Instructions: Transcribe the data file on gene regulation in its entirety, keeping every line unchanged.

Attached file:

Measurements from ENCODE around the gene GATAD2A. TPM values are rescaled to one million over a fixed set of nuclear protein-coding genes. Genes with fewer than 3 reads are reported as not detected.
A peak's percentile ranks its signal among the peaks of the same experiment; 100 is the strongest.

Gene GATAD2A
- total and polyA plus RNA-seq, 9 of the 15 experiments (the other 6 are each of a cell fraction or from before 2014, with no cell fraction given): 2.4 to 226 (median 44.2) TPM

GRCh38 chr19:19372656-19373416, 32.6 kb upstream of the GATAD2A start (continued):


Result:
Measurements from ENCODE around the gene GATAD2A. TPM values are rescaled to one million over a fixed set of nuclear protein-coding genes. Genes with fewer than 3 reads are reported as not detected.
A peak's percentile ranks its signal among the peaks of the same experiment; 100 is the strongest.

Gene GATAD2A
- total and polyA plus RNA-seq, 9 of the 15 experiments (the other 6 are each of a cell fraction or from before 2014, with no cell fraction given): 2.4 to 226 (median 44.2) TPM

GRCh38 chr19:19372656-19373416, 32.6 kb upstream of the GATAD2A start (continued):